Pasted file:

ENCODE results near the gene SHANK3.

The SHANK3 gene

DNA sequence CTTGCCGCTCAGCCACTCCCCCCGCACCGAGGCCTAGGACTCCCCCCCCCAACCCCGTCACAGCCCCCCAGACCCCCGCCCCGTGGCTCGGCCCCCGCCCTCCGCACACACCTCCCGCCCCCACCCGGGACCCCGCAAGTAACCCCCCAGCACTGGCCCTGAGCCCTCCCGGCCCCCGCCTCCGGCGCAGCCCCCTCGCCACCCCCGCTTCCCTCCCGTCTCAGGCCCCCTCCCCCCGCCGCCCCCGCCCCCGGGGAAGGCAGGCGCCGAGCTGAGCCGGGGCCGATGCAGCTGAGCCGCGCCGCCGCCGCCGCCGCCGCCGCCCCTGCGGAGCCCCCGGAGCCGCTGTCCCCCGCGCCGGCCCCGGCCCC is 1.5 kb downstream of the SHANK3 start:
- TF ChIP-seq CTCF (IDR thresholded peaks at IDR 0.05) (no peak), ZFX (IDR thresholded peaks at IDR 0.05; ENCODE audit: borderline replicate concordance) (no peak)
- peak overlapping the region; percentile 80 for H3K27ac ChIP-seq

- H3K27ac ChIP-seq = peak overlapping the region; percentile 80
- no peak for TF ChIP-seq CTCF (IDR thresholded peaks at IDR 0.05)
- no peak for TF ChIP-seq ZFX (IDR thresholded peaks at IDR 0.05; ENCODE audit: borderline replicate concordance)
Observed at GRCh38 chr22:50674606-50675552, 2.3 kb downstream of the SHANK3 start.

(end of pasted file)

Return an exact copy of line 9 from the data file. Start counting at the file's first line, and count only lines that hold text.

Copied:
Observed at GRCh38 chr22:50674606-50675552, 2.3 kb downstream of the SHANK3 start.